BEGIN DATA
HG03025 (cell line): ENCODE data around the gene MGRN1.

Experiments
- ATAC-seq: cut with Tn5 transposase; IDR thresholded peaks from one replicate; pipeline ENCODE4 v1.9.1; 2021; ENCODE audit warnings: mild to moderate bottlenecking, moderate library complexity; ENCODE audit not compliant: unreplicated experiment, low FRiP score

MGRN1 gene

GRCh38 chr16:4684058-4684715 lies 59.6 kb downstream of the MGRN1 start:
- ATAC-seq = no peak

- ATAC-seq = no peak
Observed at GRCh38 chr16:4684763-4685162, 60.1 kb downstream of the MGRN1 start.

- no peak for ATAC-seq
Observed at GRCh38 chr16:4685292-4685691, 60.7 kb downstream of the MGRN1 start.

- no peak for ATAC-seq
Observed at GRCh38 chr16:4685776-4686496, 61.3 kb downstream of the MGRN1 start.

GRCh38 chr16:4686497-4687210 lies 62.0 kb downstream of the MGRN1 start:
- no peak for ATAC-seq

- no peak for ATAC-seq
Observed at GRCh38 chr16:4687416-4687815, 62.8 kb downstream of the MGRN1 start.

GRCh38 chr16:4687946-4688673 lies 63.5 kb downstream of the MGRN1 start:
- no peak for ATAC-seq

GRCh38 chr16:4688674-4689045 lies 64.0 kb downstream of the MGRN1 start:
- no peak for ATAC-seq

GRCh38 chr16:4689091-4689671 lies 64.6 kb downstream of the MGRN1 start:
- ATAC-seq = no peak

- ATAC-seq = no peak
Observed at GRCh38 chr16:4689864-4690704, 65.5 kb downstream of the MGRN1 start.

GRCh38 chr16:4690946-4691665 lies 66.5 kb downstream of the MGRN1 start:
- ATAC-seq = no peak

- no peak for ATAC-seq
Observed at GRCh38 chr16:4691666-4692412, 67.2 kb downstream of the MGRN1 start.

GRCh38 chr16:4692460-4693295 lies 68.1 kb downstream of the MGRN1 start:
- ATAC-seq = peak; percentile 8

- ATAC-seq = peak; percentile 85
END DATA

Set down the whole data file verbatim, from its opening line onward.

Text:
HG03025 (cell line): ENCODE data around the gene MGRN1.

Experiments
- ATAC-seq: cut with Tn5 transposase; IDR thresholded peaks from one replicate; pipeline ENCODE4 v1.9.1; 2021; ENCODE audit warnings: mild to moderate bottlenecking, moderate library complexity; ENCODE audit not compliant: unreplicated experiment, low FRiP score

MGRN1 gene

GRCh38 chr16:4684058-4684715 lies 59.6 kb downstream of the MGRN1 start:
- ATAC-seq = no peak

- ATAC-seq = no peak
Observed at GRCh38 chr16:4684763-4685162, 60.1 kb downstream of the MGRN1 start.

- no peak for ATAC-seq
Observed at GRCh38 chr16:4685292-4685691, 60.7 kb downstream of the MGRN1 start.

- no peak for ATAC-seq
Observed at GRCh38 chr16:4685776-4686496, 61.3 kb downstream of the MGRN1 start.

GRCh38 chr16:4686497-4687210 lies 62.0 kb downstream of the MGRN1 start:
- no peak for ATAC-seq

- no peak for ATAC-seq
Observed at GRCh38 chr16:4687416-4687815, 62.8 kb downstream of the MGRN1 start.

GRCh38 chr16:4687946-4688673 lies 63.5 kb downstream of the MGRN1 start:
- no peak for ATAC-seq

GRCh38 chr16:4688674-4689045 lies 64.0 kb downstream of the MGRN1 start:
- no peak for ATAC-seq

GRCh38 chr16:4689091-4689671 lies 64.6 kb downstream of the MGRN1 start:
- ATAC-seq = no peak

- ATAC-seq = no peak
Observed at GRCh38 chr16:4689864-4690704, 65.5 kb downstream of the MGRN1 start.

GRCh38 chr16:4690946-4691665 lies 66.5 kb downstream of the MGRN1 start:
- ATAC-seq = no peak

- no peak for ATAC-seq
Observed at GRCh38 chr16:4691666-4692412, 67.2 kb downstream of the MGRN1 start.

GRCh38 chr16:4692460-4693295 lies 68.1 kb downstream of the MGRN1 start:
- ATAC-seq = peak; percentile 8

- ATAC-seq = peak; percentile 85